At The Guardian, Michael Cohen pens a tirade with which I sympathize enormously:

Since Republicans won the House of Representatives in 2010, the country has staggered from one pointless fiscal showdown after another. In every case, Congress and the president have repeatedly kicked the can down the road rather than pass legislation that either made serious efforts to right the country’s fiscal imbalances, or would stimulate economic growth.

Cohen goes on to argue that Republicans don’t really give a damn about anything other than keeping taxes on the wealthy as low as is possible.

It certainly appears that way, and I’ve made the same kind of argument before. But it’s probably a mistake to attribute subjective beliefs to people just because they objectively seem to be true. Most of the time, it may well not matter whether conservatives actually believe what they say about their dogmas being the right answer to any conceivable national problem–e.g., that cutting federal assistance to poor people helps them, or that it’s just a fact lower marginal tax rates on the wealthy happen to perfectly coincide with better lives for everybody, always and eternally. When it comes to predicting conservative behavior, however, understanding their psychology matters, as we are reminded by Dave Weigel:

Time and again, Washington is shocked by two incredibly well-known facts about House Republicans. One: They believe all of that stuff they tell their conservative audiences, from the town halls to the Sean Hannity remote feed. They ran in 2010 promising never to raise taxes and to take a samurai sword to the budget. Whatever Paul Ryan asked them to cut, they voted to cut. Two: Most of these members come from safe districts where the only threats to re-election are primary challenges or death by natural causes.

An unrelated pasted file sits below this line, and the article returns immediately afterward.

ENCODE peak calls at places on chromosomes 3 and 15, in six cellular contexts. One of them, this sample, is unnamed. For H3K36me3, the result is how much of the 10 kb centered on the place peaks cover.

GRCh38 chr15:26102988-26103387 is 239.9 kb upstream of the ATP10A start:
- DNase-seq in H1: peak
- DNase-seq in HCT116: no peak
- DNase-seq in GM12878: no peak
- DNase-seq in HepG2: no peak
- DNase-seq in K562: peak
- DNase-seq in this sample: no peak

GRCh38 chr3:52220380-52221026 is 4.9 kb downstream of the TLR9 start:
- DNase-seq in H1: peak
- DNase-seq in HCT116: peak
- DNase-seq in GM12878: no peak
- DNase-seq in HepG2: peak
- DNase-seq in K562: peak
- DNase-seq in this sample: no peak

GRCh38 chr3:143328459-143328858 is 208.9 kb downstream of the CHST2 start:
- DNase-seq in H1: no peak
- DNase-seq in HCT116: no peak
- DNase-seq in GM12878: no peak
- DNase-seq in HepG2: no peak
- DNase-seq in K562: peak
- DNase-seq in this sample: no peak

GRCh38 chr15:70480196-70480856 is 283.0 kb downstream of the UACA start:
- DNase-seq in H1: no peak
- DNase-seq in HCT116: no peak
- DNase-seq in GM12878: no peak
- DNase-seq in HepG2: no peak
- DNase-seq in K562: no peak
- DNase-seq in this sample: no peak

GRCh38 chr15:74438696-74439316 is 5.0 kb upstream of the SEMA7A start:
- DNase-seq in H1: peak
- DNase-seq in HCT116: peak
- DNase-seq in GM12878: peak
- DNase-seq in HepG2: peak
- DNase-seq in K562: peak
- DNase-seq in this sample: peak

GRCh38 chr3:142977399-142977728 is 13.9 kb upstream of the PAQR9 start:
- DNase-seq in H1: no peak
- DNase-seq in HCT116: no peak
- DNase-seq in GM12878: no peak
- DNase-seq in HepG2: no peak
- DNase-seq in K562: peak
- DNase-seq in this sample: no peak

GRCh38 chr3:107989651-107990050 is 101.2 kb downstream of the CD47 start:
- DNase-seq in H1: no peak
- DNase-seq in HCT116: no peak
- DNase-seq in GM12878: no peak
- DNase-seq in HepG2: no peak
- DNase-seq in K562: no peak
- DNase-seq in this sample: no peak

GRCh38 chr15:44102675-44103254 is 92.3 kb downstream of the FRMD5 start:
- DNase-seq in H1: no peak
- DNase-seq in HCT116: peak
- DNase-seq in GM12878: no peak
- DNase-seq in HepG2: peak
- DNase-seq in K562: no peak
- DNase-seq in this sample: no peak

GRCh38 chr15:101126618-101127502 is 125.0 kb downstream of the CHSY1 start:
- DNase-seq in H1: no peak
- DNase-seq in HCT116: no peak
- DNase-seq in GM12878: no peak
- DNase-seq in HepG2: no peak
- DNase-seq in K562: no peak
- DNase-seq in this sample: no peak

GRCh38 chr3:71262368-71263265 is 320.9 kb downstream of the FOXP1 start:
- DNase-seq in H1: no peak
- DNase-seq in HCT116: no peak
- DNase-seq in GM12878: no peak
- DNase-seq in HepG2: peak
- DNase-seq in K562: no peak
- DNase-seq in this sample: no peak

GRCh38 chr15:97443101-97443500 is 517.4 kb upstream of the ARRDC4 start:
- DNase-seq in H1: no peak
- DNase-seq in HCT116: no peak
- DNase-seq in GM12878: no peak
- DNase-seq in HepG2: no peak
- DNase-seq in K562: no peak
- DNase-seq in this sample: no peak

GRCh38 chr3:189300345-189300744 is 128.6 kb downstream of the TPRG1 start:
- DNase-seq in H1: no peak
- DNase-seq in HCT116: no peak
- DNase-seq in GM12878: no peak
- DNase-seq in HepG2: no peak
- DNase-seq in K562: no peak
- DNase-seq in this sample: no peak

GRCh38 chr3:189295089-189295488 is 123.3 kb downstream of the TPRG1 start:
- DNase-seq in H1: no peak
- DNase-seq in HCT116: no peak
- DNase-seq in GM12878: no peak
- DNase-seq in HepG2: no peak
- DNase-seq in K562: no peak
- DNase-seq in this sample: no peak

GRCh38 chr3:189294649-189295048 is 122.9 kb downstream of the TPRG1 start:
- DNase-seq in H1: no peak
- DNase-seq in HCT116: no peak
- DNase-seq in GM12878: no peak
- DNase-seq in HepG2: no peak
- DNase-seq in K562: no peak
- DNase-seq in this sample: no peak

So maybe Republican pols believe their party line, or maybe it’s just that their party “base” believes it, but you’d better believe they’ll act on these beliefs no matter how illogical or even counterproductive it seems. American Conservative ideology has evolved steadily over the last few decades from a loose set of habits and prejudices to a system of Hegelian specificity, rigidity, and self-validation. They’re not going to abandon it or even modify it due to mere trifles like a national emergency, much less a fiscal conflict.

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Ed Kilgore is a political columnist for New York and managing editor at the Democratic Strategist website. He was a contributing writer at the Washington Monthly from January 2012 until November 2015, and was the principal contributor to the Political Animal blog.